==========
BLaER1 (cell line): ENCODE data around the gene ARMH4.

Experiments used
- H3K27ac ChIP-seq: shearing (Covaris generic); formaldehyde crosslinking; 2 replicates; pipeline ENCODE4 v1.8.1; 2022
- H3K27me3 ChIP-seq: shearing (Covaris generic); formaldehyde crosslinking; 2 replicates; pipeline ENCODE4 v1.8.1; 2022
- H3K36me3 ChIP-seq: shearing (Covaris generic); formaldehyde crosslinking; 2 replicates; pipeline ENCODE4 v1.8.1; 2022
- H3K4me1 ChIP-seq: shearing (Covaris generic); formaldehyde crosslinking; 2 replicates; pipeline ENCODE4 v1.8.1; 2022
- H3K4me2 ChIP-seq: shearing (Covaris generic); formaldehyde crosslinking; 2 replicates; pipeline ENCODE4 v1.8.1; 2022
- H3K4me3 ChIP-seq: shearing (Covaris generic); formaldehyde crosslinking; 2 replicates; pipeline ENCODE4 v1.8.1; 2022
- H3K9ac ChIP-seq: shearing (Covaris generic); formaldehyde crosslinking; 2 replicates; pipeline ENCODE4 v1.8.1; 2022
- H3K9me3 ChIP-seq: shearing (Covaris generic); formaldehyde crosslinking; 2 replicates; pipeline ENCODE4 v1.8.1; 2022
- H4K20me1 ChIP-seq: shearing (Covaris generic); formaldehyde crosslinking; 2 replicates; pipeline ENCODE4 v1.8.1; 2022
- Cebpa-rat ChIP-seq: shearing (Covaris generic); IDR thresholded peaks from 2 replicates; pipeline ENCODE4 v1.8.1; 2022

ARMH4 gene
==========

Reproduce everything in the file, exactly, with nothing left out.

BLaER1 (cell line): ENCODE data around the gene ARMH4.

Experiments used
- H3K27ac ChIP-seq: shearing (Covaris generic); formaldehyde crosslinking; 2 replicates; pipeline ENCODE4 v1.8.1; 2022
- H3K27me3 ChIP-seq: shearing (Covaris generic); formaldehyde crosslinking; 2 replicates; pipeline ENCODE4 v1.8.1; 2022
- H3K36me3 ChIP-seq: shearing (Covaris generic); formaldehyde crosslinking; 2 replicates; pipeline ENCODE4 v1.8.1; 2022
- H3K4me1 ChIP-seq: shearing (Covaris generic); formaldehyde crosslinking; 2 replicates; pipeline ENCODE4 v1.8.1; 2022
- H3K4me2 ChIP-seq: shearing (Covaris generic); formaldehyde crosslinking; 2 replicates; pipeline ENCODE4 v1.8.1; 2022
- H3K4me3 ChIP-seq: shearing (Covaris generic); formaldehyde crosslinking; 2 replicates; pipeline ENCODE4 v1.8.1; 2022
- H3K9ac ChIP-seq: shearing (Covaris generic); formaldehyde crosslinking; 2 replicates; pipeline ENCODE4 v1.8.1; 2022
- H3K9me3 ChIP-seq: shearing (Covaris generic); formaldehyde crosslinking; 2 replicates; pipeline ENCODE4 v1.8.1; 2022
- H4K20me1 ChIP-seq: shearing (Covaris generic); formaldehyde crosslinking; 2 replicates; pipeline ENCODE4 v1.8.1; 2022
- Cebpa-rat ChIP-seq: shearing (Covaris generic); IDR thresholded peaks from 2 replicates; pipeline ENCODE4 v1.8.1; 2022

ARMH4 gene